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Publication numberUS5848136 A
Publication typeGrant
Application numberUS 08/770,283
Publication dateDec 8, 1998
Filing dateDec 20, 1996
Priority dateDec 20, 1996
Fee statusLapsed
Publication number08770283, 770283, US 5848136 A, US 5848136A, US-A-5848136, US5848136 A, US5848136A
InventorsRoger W. Ratz, Randy D. Pfeifer
Original AssigneeNcr Corporation
Export CitationBiBTeX, EndNote, RefMan
External Links: USPTO, USPTO Assignment, Espacenet
State machine and method for monitoring and controlling operating modes in a computer-controlled telephony instrument
US 5848136 A
Abstract
There is disclosed a telephone instrument having controller and audio unit portions coupled together by a control bus and a user data bus having four audio states. The audio unit portion comprises a state machine that allows operating modes of the telephony instrument to be monitored and controlled. The state machine places the user data bus in a first predetermined state and the controller portion responds by placing the control bus in a selected state. The state machine detects the selected state and, in response thereto, places the user data bus in a second predetermined state. The second predetermined state indicates whether the first predetermined state was intended to be one of the four audio states or one of at least two mode control states. The user data bus and the control bus cooperate to provide a sequential output having at least six states, thereby allowing the operating modes to be monitored and controlled without modifying the bus drive circuitry.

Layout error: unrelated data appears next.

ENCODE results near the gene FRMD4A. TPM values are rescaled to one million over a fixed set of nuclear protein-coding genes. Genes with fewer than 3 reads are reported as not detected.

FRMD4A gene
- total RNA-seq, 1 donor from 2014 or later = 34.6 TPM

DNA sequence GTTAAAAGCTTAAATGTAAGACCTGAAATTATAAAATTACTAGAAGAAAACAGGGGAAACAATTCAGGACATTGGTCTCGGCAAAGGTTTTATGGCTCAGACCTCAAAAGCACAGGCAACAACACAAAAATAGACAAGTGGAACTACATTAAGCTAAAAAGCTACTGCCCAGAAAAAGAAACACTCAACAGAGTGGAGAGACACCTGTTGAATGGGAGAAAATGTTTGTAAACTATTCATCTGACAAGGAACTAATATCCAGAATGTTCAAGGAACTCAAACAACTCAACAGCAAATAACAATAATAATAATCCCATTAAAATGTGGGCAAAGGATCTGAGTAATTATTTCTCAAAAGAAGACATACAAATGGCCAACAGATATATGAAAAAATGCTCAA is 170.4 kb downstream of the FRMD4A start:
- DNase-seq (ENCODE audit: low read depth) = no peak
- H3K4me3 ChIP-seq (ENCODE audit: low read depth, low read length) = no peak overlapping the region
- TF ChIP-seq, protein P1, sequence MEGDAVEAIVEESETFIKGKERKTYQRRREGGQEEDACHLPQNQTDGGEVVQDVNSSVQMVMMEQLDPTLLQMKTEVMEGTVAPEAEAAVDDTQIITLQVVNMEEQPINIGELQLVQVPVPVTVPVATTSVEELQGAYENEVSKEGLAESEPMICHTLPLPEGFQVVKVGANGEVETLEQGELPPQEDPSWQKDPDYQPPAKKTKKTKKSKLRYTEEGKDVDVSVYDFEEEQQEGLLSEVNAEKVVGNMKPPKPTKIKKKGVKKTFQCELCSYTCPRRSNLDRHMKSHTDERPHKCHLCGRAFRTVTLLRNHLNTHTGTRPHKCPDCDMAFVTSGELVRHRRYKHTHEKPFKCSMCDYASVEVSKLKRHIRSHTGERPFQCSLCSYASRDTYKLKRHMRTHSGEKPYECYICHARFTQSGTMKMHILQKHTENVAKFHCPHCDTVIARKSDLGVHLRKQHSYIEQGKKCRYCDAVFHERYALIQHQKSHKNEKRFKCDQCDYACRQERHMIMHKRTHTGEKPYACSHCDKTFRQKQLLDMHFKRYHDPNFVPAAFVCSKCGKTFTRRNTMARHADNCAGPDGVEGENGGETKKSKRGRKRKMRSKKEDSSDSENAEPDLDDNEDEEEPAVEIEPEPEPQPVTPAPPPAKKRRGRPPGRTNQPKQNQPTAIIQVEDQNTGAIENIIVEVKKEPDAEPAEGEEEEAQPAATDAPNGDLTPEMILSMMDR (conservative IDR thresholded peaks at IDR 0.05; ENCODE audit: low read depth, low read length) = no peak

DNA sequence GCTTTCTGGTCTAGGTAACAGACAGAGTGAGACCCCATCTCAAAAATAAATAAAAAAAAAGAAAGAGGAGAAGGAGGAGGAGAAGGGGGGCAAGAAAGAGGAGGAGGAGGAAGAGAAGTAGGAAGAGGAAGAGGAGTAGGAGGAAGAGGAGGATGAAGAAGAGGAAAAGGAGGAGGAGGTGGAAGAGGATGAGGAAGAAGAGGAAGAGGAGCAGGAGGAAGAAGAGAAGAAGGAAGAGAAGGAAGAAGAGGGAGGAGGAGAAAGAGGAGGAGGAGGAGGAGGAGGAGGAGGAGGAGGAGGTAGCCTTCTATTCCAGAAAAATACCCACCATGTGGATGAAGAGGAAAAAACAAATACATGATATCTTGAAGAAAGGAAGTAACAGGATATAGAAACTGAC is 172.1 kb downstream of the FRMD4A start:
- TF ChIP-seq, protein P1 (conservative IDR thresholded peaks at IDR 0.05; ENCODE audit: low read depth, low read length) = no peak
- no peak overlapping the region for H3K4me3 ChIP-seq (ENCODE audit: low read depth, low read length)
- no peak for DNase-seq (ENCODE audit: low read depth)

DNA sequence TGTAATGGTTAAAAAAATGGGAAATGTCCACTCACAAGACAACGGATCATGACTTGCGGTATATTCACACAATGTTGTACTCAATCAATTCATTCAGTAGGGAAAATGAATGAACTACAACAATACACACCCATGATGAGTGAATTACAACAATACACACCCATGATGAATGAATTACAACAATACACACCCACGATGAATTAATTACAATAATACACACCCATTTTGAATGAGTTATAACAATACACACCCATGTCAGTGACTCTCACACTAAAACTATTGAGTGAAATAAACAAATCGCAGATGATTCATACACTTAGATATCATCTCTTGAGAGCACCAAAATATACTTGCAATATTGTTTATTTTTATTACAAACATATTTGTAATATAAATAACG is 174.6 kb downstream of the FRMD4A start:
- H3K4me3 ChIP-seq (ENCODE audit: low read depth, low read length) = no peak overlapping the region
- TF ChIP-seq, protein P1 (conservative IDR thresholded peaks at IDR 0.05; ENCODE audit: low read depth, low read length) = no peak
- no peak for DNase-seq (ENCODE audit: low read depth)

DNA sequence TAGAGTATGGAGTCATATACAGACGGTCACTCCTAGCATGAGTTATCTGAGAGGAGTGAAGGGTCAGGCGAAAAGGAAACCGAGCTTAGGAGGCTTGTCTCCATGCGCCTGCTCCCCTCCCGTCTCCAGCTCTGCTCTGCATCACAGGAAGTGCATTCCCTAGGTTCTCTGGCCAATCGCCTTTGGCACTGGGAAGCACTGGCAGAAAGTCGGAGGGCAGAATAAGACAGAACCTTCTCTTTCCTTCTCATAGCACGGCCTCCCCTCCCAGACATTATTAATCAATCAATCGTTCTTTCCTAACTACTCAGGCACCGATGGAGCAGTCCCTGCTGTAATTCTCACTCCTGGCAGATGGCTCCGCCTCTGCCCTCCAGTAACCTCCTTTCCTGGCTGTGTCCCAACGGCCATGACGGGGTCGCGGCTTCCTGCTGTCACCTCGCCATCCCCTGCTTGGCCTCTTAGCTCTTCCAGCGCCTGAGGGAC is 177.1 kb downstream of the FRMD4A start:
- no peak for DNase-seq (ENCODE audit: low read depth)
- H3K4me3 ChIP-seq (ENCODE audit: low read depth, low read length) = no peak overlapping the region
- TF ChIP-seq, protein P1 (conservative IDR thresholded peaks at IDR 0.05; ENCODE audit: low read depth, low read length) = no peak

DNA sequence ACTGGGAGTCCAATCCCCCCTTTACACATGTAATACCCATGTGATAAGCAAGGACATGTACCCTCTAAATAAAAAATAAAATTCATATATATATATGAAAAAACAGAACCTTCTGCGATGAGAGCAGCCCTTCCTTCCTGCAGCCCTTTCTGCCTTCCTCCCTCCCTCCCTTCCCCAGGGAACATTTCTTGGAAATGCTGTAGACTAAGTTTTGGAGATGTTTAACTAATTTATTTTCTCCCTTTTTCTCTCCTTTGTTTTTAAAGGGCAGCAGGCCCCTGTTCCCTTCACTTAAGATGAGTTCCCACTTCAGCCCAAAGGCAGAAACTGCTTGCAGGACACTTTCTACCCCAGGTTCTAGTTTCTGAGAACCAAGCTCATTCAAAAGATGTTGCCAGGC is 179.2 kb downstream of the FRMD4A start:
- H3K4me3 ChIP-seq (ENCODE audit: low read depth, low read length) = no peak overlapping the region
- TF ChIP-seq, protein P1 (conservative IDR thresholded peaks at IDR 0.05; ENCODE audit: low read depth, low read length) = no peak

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Claims(20)
What is claimed is:
1. For use with a telephony instrument having controller and audio unit portions with associated bus drive circuitry, said controller and audio unit portions couplable together by a user data bus having four audio states and a control bus, a state machine, associated with said audio unit portion, that allows operating modes of said telephony instrument to be monitored and controlled, comprising:
a first circuit that places said user data bus in a first predetermined state, said controller portion responding to said predetermined state by placing said control bus in a selected state; and
a second circuit, coupled to said first circuit, that detects a presence of said selected state and, in response thereto, places said user data bus in a second predetermined state, said second predetermined state identifying a selected one of at least two mode control states and said four audio states to which said first predetermined state corresponds, said state machine thereby allowing said user data bus and said control bus to cooperate to provide an at least six state sequential output to allow said operating modes to be monitored and controlled without modifying said bus drive circuitry.